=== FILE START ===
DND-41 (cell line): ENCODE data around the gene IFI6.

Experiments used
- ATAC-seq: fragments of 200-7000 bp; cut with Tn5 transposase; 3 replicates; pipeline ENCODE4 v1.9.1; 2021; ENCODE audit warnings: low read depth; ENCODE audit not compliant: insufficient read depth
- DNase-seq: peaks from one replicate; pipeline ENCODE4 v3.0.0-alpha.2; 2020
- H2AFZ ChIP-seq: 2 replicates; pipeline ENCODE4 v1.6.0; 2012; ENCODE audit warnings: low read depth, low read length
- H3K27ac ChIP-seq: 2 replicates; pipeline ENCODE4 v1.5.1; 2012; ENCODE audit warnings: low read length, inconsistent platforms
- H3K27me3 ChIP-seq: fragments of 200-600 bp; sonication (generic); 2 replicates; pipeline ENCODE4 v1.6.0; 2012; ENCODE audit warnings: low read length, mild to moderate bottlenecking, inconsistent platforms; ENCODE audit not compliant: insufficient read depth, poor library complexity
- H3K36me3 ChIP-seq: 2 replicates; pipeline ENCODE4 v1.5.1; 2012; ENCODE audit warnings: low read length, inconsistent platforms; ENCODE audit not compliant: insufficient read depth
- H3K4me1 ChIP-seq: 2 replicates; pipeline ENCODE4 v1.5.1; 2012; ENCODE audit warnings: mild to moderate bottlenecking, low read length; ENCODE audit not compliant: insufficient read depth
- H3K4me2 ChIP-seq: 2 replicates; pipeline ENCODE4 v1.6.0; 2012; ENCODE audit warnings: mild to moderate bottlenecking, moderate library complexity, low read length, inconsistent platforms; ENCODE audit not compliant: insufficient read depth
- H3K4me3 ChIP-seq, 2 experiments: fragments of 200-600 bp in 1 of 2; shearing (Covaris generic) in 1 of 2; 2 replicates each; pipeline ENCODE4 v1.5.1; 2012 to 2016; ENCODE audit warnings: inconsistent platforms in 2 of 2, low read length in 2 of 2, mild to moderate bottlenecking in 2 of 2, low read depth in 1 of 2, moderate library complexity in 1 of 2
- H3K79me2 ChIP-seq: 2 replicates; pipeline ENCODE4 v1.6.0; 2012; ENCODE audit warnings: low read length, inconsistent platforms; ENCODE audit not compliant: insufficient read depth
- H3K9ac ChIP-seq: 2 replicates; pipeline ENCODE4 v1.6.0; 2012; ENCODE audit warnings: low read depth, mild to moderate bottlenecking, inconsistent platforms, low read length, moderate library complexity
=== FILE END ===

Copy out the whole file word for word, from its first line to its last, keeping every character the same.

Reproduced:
DND-41 (cell line): ENCODE data around the gene IFI6.

Experiments used
- ATAC-seq: fragments of 200-7000 bp; cut with Tn5 transposase; 3 replicates; pipeline ENCODE4 v1.9.1; 2021; ENCODE audit warnings: low read depth; ENCODE audit not compliant: insufficient read depth
- DNase-seq: peaks from one replicate; pipeline ENCODE4 v3.0.0-alpha.2; 2020
- H2AFZ ChIP-seq: 2 replicates; pipeline ENCODE4 v1.6.0; 2012; ENCODE audit warnings: low read depth, low read length
- H3K27ac ChIP-seq: 2 replicates; pipeline ENCODE4 v1.5.1; 2012; ENCODE audit warnings: low read length, inconsistent platforms
- H3K27me3 ChIP-seq: fragments of 200-600 bp; sonication (generic); 2 replicates; pipeline ENCODE4 v1.6.0; 2012; ENCODE audit warnings: low read length, mild to moderate bottlenecking, inconsistent platforms; ENCODE audit not compliant: insufficient read depth, poor library complexity
- H3K36me3 ChIP-seq: 2 replicates; pipeline ENCODE4 v1.5.1; 2012; ENCODE audit warnings: low read length, inconsistent platforms; ENCODE audit not compliant: insufficient read depth
- H3K4me1 ChIP-seq: 2 replicates; pipeline ENCODE4 v1.5.1; 2012; ENCODE audit warnings: mild to moderate bottlenecking, low read length; ENCODE audit not compliant: insufficient read depth
- H3K4me2 ChIP-seq: 2 replicates; pipeline ENCODE4 v1.6.0; 2012; ENCODE audit warnings: mild to moderate bottlenecking, moderate library complexity, low read length, inconsistent platforms; ENCODE audit not compliant: insufficient read depth
- H3K4me3 ChIP-seq, 2 experiments: fragments of 200-600 bp in 1 of 2; shearing (Covaris generic) in 1 of 2; 2 replicates each; pipeline ENCODE4 v1.5.1; 2012 to 2016; ENCODE audit warnings: inconsistent platforms in 2 of 2, low read length in 2 of 2, mild to moderate bottlenecking in 2 of 2, low read depth in 1 of 2, moderate library complexity in 1 of 2
- H3K79me2 ChIP-seq: 2 replicates; pipeline ENCODE4 v1.6.0; 2012; ENCODE audit warnings: low read length, inconsistent platforms; ENCODE audit not compliant: insufficient read depth
- H3K9ac ChIP-seq: 2 replicates; pipeline ENCODE4 v1.6.0; 2012; ENCODE audit warnings: low read depth, mild to moderate bottlenecking, inconsistent platforms, low read length, moderate library complexity